Aubrite (Evolved)

Aubrite (Evolved)

Aubrites are named for the Aubres meteorite that fell in 1836 near Nyons, France. They are an evolved achondrite that is Ca-poor and composed mainly of enstatite (En100) and diopside (En50Wo50) with minor amounts of olivine (Fa0) and traces of plagioclase (An2-8).  They contain large white crystals of enstatite as well as small, varying amounts of olivine, Ni-Fe metal, troilite, and a variety of exotic accessory minerals, pointing to a magmatic origin under highly reducing (oxygen rich) conditions. Most aubrites are heavily brecciated, indicating a violent history for their parent body.
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Due to an aubrite’s typical light-colored fusion crusts, mostly cream white interiors, and fragile composition, they can be difficult to find in the hot deserts, but more easily found in the blue-ice fields of Antarctica. Many aubrites are witnessed falls with the largest of all being Norton County that fell in Kansas in 1948 and with a recovered mass of ~1.1 t.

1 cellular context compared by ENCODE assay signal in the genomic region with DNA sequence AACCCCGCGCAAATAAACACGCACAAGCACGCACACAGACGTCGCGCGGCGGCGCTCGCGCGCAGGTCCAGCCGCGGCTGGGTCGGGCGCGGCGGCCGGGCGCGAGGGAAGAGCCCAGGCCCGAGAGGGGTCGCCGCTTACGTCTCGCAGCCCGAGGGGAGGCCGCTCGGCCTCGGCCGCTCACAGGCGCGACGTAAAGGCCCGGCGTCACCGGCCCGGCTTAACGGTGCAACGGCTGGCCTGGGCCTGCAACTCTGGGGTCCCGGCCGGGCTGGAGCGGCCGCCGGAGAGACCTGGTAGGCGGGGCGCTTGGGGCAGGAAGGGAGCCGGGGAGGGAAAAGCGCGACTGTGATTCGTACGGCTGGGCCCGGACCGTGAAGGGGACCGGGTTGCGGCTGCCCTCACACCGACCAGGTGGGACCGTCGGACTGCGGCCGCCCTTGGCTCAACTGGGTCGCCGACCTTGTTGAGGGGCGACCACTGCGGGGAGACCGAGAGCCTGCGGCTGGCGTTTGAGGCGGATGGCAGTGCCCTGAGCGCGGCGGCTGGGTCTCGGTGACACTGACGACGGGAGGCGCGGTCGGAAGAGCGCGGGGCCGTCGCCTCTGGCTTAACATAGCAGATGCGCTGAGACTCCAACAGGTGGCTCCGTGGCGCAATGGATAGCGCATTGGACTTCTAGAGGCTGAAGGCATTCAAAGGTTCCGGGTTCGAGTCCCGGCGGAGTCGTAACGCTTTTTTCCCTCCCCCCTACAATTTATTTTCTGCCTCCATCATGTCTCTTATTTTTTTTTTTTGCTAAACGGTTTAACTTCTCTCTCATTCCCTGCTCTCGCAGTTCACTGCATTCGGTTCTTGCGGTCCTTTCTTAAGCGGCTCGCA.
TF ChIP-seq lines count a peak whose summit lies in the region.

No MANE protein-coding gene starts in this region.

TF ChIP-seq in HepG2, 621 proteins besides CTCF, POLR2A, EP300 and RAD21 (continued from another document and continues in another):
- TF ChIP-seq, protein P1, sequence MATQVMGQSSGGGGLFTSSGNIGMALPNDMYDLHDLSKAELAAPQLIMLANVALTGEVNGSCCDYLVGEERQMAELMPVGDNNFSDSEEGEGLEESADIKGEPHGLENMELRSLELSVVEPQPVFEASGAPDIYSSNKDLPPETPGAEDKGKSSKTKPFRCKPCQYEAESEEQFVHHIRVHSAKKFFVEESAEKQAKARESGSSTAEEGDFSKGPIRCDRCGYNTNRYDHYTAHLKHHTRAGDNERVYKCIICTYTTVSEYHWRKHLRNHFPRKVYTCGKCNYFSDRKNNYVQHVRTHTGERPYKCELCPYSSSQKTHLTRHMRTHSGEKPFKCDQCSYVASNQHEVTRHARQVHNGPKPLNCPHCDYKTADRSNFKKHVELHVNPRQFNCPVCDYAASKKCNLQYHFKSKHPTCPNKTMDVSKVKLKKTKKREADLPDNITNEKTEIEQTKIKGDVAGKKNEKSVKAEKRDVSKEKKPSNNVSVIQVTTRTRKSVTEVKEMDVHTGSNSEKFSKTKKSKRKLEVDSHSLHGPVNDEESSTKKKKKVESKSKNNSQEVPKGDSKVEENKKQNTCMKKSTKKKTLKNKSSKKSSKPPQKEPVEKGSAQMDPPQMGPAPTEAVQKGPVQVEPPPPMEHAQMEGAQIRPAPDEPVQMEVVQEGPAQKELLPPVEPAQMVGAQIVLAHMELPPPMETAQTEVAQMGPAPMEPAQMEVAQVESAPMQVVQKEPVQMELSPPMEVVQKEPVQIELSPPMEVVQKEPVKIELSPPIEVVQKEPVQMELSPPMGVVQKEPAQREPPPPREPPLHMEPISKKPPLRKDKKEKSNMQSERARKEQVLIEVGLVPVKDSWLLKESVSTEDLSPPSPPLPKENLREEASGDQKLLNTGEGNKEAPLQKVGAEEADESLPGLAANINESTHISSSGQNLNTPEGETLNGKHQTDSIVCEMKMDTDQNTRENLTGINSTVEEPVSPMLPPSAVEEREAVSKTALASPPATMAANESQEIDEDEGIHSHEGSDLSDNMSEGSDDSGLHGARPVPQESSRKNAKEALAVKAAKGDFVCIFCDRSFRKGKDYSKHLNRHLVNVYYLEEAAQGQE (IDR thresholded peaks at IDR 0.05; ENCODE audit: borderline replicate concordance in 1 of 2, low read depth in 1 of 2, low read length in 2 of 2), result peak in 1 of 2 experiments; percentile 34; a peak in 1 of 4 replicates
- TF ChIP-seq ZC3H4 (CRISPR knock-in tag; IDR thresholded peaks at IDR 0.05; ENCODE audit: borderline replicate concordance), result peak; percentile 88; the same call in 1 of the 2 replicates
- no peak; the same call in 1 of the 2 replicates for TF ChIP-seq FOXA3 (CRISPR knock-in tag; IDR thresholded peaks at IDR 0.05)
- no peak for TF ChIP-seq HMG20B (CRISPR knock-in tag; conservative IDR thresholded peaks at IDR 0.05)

Comparisons of the aubrite spectra to the spectra of asteroids have revealed striking similarities between the aubrites and the main belt asteroid 44 Nysa and other E-class objects. A small near-Earth asteroid, 3103 Eger, the only known E-class near-Earth asteroid (NEA), is suspected of being the actual parent body of the aubrites.

Content above used with permission from J. H. Wittke.

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